Ridgefield’s population is getting older as aging residents decide to stay put in New England rather than escape to the sunny beaches of Florida.
That was one of the takeaways from a presentation given to the Planning and Zoning Commission earlier this month.
Glenn Chalder of Planimetrics, the firm hired by the commission to rewrite the town’s Plan of Conservation and Development, told the planners the country “has never had a population distribution like what we’ll have in the future.”
“More like Japan and Italy,” Chalder told the commission. “As a country as a whole, with the advancements we’ve made in health care, we’re heading for a population pyramid that we’ve never experienced before.”
People move to Ridgefield and they decide to stay, he explained. But at the same time, the population of younger Ridgefielders is expected to decline as younger generations have fewer children.
“If we were a company, who are our customers?” Chalder posited. “Our engine here, our brand, tends to be younger families who come here for our schools and all of the amenities.”
He suggested the town might consider “mothballing” a school — closing the building until enrollments begin to rebound.
“How the population is likely to change is a question we need to consider,” said Chalder.
It’s not the first time the idea of closing an elementary school has been voiced.
Rebecca Mucchetti, chairwoman of the the commission, recalled the school board considered closing a school in 2012, 2014, and 2016, but has scrapped the idea each time.
Several commissioners noted — after some rough calculations — that while the schools received between about 70%-80% of the total town budget, only around 20% of the population actually attends the schools.
Chalder suggested that was not out of the ordinary for similar towns in Connecticut.
Facing the cost of a mortgage and utilities on a large home, older residents are continuing to downsize and move toward the center of town, Chalder pointed out.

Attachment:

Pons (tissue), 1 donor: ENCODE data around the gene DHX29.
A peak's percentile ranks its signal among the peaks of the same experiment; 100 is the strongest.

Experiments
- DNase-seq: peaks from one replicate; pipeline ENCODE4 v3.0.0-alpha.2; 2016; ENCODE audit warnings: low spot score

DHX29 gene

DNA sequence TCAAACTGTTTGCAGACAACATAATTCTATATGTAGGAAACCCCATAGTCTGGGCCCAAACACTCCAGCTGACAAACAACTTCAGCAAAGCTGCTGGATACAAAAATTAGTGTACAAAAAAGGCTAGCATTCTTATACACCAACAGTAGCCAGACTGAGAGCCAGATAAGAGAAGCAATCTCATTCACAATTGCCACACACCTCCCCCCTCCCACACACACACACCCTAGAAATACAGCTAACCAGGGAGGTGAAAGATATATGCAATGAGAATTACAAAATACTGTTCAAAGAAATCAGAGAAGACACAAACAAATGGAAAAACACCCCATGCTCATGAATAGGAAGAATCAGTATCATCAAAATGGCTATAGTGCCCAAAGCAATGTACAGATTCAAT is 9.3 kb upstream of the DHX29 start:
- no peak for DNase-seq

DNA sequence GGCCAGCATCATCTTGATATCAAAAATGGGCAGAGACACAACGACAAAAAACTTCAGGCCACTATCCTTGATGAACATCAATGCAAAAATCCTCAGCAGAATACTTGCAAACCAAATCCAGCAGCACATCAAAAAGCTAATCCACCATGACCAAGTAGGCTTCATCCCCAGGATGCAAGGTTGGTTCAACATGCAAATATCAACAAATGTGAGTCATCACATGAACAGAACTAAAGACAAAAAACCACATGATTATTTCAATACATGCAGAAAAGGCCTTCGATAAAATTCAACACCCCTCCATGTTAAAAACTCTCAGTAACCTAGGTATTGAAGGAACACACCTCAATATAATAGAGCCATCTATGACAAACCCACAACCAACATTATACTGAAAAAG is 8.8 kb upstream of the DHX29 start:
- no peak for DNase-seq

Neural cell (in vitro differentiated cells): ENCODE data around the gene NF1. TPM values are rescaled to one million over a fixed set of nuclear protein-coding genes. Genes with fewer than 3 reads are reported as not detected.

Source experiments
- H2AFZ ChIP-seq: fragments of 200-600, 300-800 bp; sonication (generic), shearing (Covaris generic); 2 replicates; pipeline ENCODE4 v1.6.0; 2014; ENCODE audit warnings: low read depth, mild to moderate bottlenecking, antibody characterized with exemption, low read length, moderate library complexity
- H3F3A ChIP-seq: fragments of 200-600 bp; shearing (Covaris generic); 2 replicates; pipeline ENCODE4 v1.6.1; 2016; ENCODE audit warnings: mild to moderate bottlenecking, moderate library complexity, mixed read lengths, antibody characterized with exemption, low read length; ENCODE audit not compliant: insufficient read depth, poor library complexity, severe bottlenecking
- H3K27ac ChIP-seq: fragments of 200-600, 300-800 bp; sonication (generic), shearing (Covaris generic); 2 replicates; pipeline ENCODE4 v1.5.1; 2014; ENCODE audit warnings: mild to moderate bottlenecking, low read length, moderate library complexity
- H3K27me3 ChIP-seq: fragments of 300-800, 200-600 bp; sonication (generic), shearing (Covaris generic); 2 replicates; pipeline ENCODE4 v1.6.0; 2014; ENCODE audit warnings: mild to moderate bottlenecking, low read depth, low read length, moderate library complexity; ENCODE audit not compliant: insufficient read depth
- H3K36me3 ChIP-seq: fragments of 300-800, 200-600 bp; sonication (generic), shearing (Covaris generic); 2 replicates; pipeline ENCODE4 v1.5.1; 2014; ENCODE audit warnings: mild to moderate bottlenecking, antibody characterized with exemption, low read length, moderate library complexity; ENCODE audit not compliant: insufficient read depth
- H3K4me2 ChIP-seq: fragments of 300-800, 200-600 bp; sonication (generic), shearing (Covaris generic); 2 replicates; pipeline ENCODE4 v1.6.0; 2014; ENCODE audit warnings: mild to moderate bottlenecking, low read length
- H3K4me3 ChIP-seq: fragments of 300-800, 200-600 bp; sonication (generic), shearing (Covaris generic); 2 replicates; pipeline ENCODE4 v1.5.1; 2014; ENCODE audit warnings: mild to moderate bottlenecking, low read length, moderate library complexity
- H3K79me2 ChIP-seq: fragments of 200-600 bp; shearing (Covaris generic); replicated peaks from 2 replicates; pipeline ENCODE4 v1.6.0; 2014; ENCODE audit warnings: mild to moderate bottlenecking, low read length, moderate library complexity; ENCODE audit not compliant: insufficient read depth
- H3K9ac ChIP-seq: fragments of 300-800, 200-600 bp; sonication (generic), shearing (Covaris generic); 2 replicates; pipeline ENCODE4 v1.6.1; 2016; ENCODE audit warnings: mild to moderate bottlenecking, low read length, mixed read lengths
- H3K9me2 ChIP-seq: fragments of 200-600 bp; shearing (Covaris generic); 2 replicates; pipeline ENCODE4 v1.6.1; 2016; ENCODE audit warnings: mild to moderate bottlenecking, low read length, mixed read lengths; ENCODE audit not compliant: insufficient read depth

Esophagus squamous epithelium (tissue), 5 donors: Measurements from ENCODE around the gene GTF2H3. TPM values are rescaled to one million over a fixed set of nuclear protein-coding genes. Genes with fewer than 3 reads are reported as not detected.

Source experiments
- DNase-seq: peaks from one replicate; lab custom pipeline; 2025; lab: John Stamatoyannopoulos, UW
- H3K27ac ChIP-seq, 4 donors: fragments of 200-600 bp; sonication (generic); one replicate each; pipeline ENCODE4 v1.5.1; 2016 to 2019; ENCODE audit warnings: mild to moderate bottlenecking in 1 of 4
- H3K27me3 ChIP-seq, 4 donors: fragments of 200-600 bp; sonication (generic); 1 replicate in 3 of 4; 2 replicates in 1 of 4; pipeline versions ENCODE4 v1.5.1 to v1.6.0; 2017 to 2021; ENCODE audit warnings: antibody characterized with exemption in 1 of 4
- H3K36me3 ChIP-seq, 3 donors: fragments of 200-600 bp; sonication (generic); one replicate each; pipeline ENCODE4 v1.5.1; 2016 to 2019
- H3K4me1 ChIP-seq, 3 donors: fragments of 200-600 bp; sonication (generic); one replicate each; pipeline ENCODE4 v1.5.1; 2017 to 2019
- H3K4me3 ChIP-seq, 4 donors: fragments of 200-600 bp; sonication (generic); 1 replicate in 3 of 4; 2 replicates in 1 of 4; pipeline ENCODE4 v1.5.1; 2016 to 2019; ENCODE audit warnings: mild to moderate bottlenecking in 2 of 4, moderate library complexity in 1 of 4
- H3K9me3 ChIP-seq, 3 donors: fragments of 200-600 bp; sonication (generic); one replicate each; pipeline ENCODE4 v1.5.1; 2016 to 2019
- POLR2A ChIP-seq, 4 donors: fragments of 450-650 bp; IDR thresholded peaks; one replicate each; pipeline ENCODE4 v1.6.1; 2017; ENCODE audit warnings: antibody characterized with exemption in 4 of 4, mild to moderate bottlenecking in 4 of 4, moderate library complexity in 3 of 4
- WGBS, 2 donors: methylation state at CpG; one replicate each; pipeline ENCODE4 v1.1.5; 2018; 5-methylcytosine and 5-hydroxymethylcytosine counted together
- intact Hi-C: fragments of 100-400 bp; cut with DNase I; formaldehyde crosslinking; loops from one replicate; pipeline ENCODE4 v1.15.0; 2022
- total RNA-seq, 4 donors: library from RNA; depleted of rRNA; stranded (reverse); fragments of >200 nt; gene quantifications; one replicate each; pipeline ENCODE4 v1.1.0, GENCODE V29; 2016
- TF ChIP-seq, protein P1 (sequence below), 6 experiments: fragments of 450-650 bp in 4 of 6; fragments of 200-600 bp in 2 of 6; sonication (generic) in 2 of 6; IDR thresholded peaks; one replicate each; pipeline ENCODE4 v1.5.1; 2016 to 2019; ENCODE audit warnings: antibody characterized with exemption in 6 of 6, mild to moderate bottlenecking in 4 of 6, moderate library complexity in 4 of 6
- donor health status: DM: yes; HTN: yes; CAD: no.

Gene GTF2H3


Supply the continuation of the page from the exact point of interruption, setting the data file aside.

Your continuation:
“Renting is really popular right now in Ridgefield,” said Commissioner George Hanlon.
“I kind of was raised on the American Dream where you buy a house,” said Chalder.
“Yeah, I got suckered into that, too,” Hanlon said, cracking a smile.
The commission also agreed — without taking a formal vote — to have Chalder survey residents to get a sense of what the town values in its updated plan.
Commissioners suggested they were more inclined to conduct a combined telephone and online survey, rather than an open meeting.
“When you have a public meeting, all the usual suspects show up,” said Commissioner John Katz. “But it would seem to me a telephone survey would be more random by definition.”
Chalder noted that the telephone survey would balance out “bias” if the survey went viral on social media. The telephone and web survey also localize residents’ responses by area, so the commission can see what issues matter most to separate regions of town.
Commissioner Bob Cascella signaled that he was in favor of including both the online and telephone survey, out of concern that one viewpoint could flood the survey online.
“They’ll go on and say we want them to fly red balloons at night,” he said.
Chalder said the phone survey would begin before Thanksgiving — but after the election season ended.
He said he’d return with another update for the commission in the new year.
“I think I have my marching orders. Happy Halloween, Happy Thanksgiving, Merry Christmas and Happy New Year,” he said.